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by Angie Massey | Paul Lampi
Published on June 19, 2018

Most of us are familiar with the “Triple Aim,” where health care providers hope to improve the patient experience, create better health outcomes and lower health care cost. Recently, the industry has added a fourth aim to this list: to improve the work life of our providers, including clinicians, nurses and other care team members. 

Catering to this “Quadruple Aim” requires a complex process for data mining and data management. This calls for a cross-functional team that can drive these processes to meet the needs of health care leaders and administrators. Ultimately, an accessible and longitudinal view of personal medical records can lead to better and more cost-effective care.

In recent years, Memorial Hermann Health System has built a population health strategy that aims to improve physician and patient experience while reducing costs. Memorial Hermann is comprised of 16 hospitals throughout Southeast Texas and is the largest not-for-profit health care system in the state.

In this episode of The Cerner Podcast, we’re joined by two members of the Memorial Hermann Health Care System who have worked diligently to advance the health of the system’s patients and members. Angie Massey is the director of strategic analytics for the population health services organization, and Paul Lampi is the director of enterprise analytics and reporting.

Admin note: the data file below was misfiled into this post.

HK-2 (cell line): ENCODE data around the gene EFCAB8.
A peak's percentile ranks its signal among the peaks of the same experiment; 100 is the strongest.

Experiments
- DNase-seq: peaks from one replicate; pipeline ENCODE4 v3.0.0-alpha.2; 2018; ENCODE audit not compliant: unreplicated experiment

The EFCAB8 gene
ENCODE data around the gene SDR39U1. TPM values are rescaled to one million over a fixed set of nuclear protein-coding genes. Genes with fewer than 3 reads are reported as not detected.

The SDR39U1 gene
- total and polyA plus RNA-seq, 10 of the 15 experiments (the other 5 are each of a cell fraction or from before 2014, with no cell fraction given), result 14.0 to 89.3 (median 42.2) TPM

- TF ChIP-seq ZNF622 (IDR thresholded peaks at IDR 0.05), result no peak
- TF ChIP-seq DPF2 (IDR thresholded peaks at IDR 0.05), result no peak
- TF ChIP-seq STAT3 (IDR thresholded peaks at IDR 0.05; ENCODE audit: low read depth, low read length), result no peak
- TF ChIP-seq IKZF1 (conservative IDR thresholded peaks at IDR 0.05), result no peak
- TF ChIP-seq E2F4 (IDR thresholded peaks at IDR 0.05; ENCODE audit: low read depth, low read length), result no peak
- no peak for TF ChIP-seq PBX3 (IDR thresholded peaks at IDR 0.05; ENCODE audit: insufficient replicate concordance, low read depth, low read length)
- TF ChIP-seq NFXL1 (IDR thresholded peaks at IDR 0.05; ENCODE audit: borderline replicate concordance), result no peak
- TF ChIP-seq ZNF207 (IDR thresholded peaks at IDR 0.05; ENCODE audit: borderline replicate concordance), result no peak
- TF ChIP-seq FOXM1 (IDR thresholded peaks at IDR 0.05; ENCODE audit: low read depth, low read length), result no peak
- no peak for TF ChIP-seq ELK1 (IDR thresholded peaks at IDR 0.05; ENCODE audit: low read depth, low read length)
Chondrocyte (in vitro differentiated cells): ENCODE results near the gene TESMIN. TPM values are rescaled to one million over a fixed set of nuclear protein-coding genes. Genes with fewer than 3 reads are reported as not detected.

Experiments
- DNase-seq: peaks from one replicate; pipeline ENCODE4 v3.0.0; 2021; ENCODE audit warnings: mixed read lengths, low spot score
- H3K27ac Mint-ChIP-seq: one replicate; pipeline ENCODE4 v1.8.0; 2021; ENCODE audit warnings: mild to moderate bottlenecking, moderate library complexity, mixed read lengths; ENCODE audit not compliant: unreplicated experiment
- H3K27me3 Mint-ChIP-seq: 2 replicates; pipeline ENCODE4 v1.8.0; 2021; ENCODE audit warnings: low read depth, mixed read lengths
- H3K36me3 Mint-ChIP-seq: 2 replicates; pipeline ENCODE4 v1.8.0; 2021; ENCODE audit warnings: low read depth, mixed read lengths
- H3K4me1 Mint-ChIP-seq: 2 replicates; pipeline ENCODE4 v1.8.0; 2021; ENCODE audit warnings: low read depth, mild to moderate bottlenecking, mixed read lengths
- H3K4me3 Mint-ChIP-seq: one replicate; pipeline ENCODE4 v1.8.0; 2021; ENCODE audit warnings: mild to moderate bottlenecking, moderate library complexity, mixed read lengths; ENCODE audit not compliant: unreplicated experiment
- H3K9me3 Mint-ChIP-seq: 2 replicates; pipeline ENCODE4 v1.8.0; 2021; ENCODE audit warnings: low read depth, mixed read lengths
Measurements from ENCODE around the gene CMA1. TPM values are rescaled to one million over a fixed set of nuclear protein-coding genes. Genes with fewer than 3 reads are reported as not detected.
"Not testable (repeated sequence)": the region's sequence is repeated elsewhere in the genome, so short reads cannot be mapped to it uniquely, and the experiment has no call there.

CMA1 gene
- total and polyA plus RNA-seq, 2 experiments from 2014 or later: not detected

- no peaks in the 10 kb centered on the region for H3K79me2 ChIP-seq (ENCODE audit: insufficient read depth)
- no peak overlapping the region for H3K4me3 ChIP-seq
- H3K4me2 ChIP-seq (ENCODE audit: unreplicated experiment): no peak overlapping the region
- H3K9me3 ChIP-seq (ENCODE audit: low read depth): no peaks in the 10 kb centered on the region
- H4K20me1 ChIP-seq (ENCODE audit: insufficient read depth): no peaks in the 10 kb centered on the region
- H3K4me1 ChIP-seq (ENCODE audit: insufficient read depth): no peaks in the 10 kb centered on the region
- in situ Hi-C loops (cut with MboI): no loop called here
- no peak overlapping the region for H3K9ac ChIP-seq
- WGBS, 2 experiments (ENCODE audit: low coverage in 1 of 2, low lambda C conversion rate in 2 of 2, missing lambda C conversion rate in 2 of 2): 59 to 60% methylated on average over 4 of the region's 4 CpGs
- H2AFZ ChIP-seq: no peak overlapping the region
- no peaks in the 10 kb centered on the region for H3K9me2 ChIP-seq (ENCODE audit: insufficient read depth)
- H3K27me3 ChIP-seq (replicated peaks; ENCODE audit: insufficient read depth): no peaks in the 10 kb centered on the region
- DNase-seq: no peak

Angie and Paul answer the following questions: 

  • Can you discuss the Quadruple Aim of health care and its relationship to a data-driven process?
  • Implementing a data-driven process that promotes population health requires a talented and interdisciplinary team that can adapt to the data that they collect. What strategies has Memorial Hermann used to execute an analytics-based process?
  • The recent rise of analytics has played an especially large role in identifying areas of improvement and fine-tuning processes in health care. In your experience, what have been the biggest challenges in employing system-wide changes that rely on data mining and management?
  • Can you discuss the correlation of a longitudinal view of personal health records and the ability to create quality, cost-effective care? Can you talk about how health care professionals are using data to increase engagement and drive value in health care?
  • Finally, can you discuss how technology, processes and people intertwine in an effective population health management strategy? 

Listen to the full podcast below, or click here to view all episodes of The Cerner Podcast!

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